The life where nothing was ever unexpected. Or inconvenient. Or unusual. The life without colour, pain or past.
Your realm is an insane place. In Volaria, no-one goes hungry, slaves are no use when they starve. Those freeborn too lazy or lacking in intelligence to turn sufficient profit to feed themselves are made slaves so they can generate wealth for those deserving of freedom, and be fed in return. Here, your people are chained by their freedom, free to starve and beg from the rich. It's disgusting.
My sense of the holy is bound up with the hope that some day my remote descendants will live in a global civilization in which love is pretty much the only law.
Sometimes I think Earth has got to be the insane asylum of the universe. . . and I'm here by computer error. At sixty-eight, I hope I've gained some wisdom in the past fourteen lustrums and it’s obligatory to speak plain and true about the conclusions I've come to; now that I have been educated to believe by such mentors as Wells, Stapledon, Heinlein, van Vogt, Clarke, Pohl, (S. Fowler) Wright, Orwell, Taine, Temple, Gernsback, Campbell and other seminal influences in scientifiction, I regret the lack of any female writers but only Radclyffe Hall opened my eyes outside sci-fi.I was a secular humanist before I knew the term. I have not believed in God since childhood's end. I believe a belief in any deity is adolescent, shameful and dangerous. How would you feel, surrounded by billions of human beings taking Santa Claus, the Easter Bunny, the tooth fairy and the stork seriously, and capable of shaming, maiming or murdering in their name? I am embarrassed to live in a world retaining any faith in church, prayer or a celestial creator. I do not believe in Heaven, Hell or a Hereafter; in angels, demons, ghosts, goblins, the Devil, vampires, ghouls, zombies, witches, warlocks, UFOs or other delusions; and in very few mundane individuals--politicians, lawyers, judges, priests, militarists, censors and just plain people. I respect the individual's right to abortion, suicide and euthanasia. I support birth control. I wish to Good that society were rid of smoking, drinking and drugs.My hope for humanity - and I think sensible science fiction has a beneficial influence in this direction - is that one day everyone born will be whole in body and brain, will live a long life free from physical and emotional pain, will participate in a fulfilling way in their contribution to existence, will enjoy true love and friendship, will pity us 20th century barbarians who lived and died in an atrocious, anachronistic atmosphere of arson, rape, robbery, kidnapping, child abuse, insanity, murder, terrorism, war, smog, pollution, starvation and the other negative “norms” of our current civilization. I have devoted my life to amassing over a quarter million pieces of sf and fantasy as a present to posterity and I hope to be remembered as an altruist who would have been an accepted citizen of Utopia.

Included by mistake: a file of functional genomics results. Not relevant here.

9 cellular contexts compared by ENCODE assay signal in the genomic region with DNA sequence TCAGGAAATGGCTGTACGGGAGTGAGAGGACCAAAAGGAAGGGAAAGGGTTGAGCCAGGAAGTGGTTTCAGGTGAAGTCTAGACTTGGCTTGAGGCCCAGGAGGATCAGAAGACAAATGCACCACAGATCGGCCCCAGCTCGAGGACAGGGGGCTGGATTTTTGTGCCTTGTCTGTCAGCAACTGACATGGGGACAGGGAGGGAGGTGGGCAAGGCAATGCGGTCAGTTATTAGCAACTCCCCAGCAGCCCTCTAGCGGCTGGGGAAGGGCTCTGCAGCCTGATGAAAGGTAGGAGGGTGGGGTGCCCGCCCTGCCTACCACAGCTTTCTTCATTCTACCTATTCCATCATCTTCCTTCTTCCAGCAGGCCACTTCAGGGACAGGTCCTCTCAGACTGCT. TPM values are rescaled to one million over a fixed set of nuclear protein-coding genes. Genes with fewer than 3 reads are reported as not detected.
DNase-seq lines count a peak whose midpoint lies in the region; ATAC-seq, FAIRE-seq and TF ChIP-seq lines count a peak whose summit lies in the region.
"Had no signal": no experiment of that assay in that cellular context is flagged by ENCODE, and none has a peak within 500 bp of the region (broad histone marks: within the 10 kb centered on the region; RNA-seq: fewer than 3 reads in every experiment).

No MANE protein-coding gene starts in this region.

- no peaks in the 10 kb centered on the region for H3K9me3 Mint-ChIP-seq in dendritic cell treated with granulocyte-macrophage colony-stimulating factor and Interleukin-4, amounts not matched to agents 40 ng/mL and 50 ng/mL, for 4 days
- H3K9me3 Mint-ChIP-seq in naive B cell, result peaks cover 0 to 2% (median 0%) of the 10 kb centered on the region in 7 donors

Psychology at best tells us how things are, not how they are supposed to be! There is no utopic science.
The stupidity of people comes from having an answer for everything. The wisdom of the novel comes from having a question for everything....The novelist teaches the reader to comprehend the world as a question. There is wisdom and tolerance in that attitude. In a world built on sacrosanct certainties the novel is dead. The totalitarian world, whether founded on Marx, Islam, or anything else, is a world of answers rather than questions. There, the novel has no place.